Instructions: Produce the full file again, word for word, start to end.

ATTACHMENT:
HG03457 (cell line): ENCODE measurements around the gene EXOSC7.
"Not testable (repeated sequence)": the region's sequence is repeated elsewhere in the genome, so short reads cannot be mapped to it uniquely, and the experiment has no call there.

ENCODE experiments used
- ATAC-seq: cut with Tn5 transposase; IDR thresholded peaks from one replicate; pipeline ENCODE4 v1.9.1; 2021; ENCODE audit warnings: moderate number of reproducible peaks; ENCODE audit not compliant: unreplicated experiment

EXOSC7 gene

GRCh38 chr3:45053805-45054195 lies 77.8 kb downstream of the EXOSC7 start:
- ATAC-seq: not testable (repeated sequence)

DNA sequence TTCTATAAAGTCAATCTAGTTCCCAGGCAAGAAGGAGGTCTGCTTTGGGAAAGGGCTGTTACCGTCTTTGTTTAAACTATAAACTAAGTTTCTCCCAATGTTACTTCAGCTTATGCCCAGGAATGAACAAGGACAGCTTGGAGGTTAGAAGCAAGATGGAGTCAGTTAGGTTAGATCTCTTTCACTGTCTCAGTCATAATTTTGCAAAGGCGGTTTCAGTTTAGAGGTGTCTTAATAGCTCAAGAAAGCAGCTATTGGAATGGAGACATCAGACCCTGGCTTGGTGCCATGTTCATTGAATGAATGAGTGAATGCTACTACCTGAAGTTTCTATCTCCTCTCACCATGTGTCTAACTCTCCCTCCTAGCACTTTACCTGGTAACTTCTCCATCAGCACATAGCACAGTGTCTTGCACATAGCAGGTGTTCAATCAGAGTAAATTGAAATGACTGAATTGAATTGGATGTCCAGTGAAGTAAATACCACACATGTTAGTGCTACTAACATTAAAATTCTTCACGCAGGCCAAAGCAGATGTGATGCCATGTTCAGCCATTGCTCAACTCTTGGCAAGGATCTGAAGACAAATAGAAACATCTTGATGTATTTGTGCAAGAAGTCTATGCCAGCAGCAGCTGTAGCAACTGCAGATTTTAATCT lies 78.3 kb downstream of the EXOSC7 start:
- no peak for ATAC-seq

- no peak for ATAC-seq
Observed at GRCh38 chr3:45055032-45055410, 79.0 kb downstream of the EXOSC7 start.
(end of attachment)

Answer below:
HG03457 (cell line): ENCODE measurements around the gene EXOSC7.
"Not testable (repeated sequence)": the region's sequence is repeated elsewhere in the genome, so short reads cannot be mapped to it uniquely, and the experiment has no call there.

ENCODE experiments used
- ATAC-seq: cut with Tn5 transposase; IDR thresholded peaks from one replicate; pipeline ENCODE4 v1.9.1; 2021; ENCODE audit warnings: moderate number of reproducible peaks; ENCODE audit not compliant: unreplicated experiment

EXOSC7 gene

GRCh38 chr3:45053805-45054195 lies 77.8 kb downstream of the EXOSC7 start:
- ATAC-seq: not testable (repeated sequence)

DNA sequence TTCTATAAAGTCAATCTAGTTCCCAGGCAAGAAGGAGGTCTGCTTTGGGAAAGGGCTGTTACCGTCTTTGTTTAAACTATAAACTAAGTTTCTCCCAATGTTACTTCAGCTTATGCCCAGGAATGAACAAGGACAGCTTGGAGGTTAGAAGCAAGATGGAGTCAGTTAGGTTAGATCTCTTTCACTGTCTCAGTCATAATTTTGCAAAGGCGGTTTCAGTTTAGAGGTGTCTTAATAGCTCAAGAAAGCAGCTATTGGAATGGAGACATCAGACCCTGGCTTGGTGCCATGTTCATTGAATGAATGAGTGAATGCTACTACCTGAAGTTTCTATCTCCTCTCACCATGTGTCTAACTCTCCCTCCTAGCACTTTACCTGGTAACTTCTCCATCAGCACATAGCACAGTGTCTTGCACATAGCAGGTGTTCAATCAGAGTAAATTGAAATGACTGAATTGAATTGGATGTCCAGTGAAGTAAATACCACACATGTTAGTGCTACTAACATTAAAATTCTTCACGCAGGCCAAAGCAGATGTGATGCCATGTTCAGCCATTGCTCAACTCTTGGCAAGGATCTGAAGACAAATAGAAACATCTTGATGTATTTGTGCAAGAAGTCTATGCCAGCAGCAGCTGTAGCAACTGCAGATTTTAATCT lies 78.3 kb downstream of the EXOSC7 start:
- no peak for ATAC-seq

- no peak for ATAC-seq
Observed at GRCh38 chr3:45055032-45055410, 79.0 kb downstream of the EXOSC7 start.